3. Nurse walks in looks at doctor “what are you doing?” Doctor: “amputating his feet like it said in his Chart”
    Nurse: “that’s not what it said!! It said we have to get his key to his car when he wakes up!! Not amputate his feet for his car when he wakes up!!”

  4. 此惡惡幾次前後日三次測試與企鵝情況叫做惡是在村上汽車與回饋吃哦一場球誒測試 我猜是 椅子

  5. Obviously you tried to learn Chinese, but you are far away from understanding it. Your explanation is wrong and misleading.

  6. At 2:21, the comment is "add the determinitive for metal to this character" (amputate feet) add knife to that one (key)" You've got the determiner's switch around. リ is knife, and 金 is metal. The glyphs are fine, but the script is backwards.

  7. your suggestion to alleviate the "trouble" of having to memorise "too many" chinese characters is to alter them? are you learning the language or is the language learning you? what an arrogant bitch.

  8. I have long known that Mandarin and Cantonese, though sounding completely different, are written in very similar and mutually intelligible ways. This puzzled me for years, until I read about the romanization scheme which produced Hanyu Pinyi and it suddenly dawned on me that the best analogy for someone like me is that the Chinese lettering system is like our now universal Hindu/Arabic numbering system.

    The numbers "249" have the same meaning in every language, no matter what sounds are used to enunciate them. The idea of "249" is fixed, whether you say "Doscientos cuarenta y nueve" or "Zweihundert neon und viertzig."

    This helped me to get more of a handle on the Chinese "logograph" system, where a character indicates a concept, (like our numbers) not a sound. And why students in China learn to read their own language with the help of the Latin alphabet now rather than having to have a live teacher for every character, thus increasing literacy.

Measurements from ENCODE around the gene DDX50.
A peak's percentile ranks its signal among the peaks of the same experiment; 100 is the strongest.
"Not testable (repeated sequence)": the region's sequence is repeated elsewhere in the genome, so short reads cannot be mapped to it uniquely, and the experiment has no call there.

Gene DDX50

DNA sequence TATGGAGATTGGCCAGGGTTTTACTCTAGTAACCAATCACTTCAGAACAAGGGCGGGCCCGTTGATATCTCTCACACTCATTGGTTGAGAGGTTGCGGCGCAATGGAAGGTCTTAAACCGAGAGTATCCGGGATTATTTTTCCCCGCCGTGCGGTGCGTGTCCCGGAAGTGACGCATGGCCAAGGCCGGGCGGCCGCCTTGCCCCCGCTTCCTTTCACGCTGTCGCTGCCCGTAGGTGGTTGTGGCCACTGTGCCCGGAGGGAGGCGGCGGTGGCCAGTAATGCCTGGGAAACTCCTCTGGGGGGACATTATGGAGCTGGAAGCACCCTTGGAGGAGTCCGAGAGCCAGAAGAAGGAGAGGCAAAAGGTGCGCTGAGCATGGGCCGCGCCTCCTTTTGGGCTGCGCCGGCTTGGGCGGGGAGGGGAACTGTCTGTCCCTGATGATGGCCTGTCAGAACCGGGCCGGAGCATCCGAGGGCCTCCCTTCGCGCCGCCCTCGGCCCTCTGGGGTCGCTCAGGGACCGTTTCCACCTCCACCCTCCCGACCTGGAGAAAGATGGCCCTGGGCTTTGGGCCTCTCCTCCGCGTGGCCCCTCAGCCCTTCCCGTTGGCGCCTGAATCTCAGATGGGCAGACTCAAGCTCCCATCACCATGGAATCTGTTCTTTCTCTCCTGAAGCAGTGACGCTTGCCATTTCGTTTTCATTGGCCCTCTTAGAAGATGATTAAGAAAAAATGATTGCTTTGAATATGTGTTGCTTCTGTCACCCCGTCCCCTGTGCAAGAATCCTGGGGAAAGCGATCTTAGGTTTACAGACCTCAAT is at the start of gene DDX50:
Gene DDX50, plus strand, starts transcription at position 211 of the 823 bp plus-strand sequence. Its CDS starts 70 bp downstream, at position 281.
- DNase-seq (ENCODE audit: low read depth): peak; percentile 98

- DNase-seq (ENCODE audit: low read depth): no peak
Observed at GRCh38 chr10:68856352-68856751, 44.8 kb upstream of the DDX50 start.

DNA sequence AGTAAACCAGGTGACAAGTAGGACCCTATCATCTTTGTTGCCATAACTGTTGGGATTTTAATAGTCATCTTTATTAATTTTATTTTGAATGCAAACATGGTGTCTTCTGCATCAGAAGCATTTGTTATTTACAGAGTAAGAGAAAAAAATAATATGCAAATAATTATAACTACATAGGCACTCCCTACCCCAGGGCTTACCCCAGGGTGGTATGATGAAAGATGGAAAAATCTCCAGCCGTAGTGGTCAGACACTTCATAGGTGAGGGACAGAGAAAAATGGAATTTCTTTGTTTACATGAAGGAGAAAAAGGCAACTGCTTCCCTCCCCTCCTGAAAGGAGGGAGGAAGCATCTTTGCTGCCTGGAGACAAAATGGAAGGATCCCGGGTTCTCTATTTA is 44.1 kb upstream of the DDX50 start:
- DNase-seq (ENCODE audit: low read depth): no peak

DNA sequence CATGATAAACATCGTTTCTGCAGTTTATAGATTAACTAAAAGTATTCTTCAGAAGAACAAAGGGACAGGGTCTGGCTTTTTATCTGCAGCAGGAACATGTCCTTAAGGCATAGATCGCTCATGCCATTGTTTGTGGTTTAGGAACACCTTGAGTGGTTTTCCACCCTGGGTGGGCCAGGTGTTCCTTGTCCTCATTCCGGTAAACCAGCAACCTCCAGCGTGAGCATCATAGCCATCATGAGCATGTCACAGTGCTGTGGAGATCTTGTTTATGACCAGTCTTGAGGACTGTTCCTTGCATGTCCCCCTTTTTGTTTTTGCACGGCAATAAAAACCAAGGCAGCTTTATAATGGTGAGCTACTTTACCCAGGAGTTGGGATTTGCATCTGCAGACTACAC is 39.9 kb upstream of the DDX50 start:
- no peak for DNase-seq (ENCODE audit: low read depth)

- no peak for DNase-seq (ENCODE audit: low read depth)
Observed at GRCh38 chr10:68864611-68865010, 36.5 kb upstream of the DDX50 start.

9. characters are beautiful but utterly impractical. It takes years of hard studying to master them, something possible only for the rich or for skilled craftsmen (the scribes) who make of writing a real job. I wonder how they will survive the next generations.

  10. well to be fair, as an inferior language, chinese has kept back people for millenia, since people spend more time trying to remember all the meanings and different context-related syntaxes… languages like english are generally better due to a simplistic(although also not a perfect phonetic system) system with a big vocabulary… even chinese people barely understand written chinese and the different grammar rules, but even the dregs of society understand english… it's a more dumbed-down language. Now ideally we change english to make it identical to the phonetic pronounciations of the words, but baby steps… we'll get there one day

  11. If you cannot remember Chinese characters, don't learn Chinese. No one force you to. Chinese book can last thousand years, still, pass on the meaning. I don't see another sound-based language​ can do that.